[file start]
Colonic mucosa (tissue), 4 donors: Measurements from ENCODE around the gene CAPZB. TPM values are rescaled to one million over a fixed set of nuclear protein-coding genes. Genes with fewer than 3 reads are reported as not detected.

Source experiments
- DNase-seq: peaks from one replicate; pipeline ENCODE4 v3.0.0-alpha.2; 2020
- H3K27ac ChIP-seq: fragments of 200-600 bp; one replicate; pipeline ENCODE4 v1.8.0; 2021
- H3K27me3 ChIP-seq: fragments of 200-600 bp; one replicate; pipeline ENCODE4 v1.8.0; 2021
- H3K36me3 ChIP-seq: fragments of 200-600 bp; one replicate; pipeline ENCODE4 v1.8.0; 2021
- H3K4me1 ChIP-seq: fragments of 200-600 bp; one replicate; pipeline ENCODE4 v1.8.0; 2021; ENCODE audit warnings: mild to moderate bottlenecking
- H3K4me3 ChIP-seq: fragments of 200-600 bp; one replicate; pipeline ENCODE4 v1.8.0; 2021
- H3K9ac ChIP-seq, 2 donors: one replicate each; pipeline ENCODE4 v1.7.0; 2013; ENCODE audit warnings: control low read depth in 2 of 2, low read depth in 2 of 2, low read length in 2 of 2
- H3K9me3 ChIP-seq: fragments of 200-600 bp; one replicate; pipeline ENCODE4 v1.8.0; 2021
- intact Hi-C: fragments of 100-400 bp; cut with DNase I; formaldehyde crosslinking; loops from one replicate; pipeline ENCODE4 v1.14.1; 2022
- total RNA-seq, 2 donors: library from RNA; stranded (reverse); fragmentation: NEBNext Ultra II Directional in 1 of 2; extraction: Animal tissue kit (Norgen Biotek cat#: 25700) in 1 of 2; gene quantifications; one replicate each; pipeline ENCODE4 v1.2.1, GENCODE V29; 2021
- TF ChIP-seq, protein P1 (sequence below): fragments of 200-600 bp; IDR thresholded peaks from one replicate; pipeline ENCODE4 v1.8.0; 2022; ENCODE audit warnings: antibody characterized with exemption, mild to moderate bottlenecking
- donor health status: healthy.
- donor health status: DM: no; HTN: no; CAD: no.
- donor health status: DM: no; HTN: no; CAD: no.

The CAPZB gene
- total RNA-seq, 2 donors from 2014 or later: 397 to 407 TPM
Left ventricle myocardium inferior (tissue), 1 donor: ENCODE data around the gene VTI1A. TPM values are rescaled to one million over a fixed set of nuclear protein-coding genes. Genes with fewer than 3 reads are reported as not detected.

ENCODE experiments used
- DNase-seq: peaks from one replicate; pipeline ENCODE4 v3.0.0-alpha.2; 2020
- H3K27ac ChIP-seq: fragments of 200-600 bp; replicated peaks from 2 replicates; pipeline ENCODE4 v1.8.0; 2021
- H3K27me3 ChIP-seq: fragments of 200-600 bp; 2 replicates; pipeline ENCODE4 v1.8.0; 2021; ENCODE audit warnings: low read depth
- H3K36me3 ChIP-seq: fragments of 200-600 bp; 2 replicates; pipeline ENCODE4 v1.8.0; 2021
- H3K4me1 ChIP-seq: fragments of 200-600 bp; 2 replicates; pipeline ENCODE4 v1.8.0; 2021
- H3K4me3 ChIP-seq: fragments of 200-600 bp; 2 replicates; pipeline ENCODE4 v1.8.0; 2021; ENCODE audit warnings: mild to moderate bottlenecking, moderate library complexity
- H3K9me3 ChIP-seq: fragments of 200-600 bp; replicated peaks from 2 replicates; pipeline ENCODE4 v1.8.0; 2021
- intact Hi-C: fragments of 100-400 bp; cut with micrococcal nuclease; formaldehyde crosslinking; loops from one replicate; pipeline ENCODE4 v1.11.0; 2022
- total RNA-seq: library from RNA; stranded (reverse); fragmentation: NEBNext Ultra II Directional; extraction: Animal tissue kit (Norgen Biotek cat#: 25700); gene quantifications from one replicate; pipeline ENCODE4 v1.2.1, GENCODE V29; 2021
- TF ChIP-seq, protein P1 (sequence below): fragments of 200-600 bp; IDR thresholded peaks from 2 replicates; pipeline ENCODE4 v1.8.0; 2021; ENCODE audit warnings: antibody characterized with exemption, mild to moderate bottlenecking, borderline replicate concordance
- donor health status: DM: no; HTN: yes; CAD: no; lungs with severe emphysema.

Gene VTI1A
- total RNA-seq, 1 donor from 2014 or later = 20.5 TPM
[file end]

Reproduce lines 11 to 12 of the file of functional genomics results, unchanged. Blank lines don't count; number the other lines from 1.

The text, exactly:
- intact Hi-C: fragments of 100-400 bp; cut with DNase I; formaldehyde crosslinking; loops from one replicate; pipeline ENCODE4 v1.14.1; 2022
- total RNA-seq, 2 donors: library from RNA; stranded (reverse); fragmentation: NEBNext Ultra II Directional in 1 of 2; extraction: Animal tissue kit (Norgen Biotek cat#: 25700) in 1 of 2; gene quantifications; one replicate each; pipeline ENCODE4 v1.2.1, GENCODE V29; 2021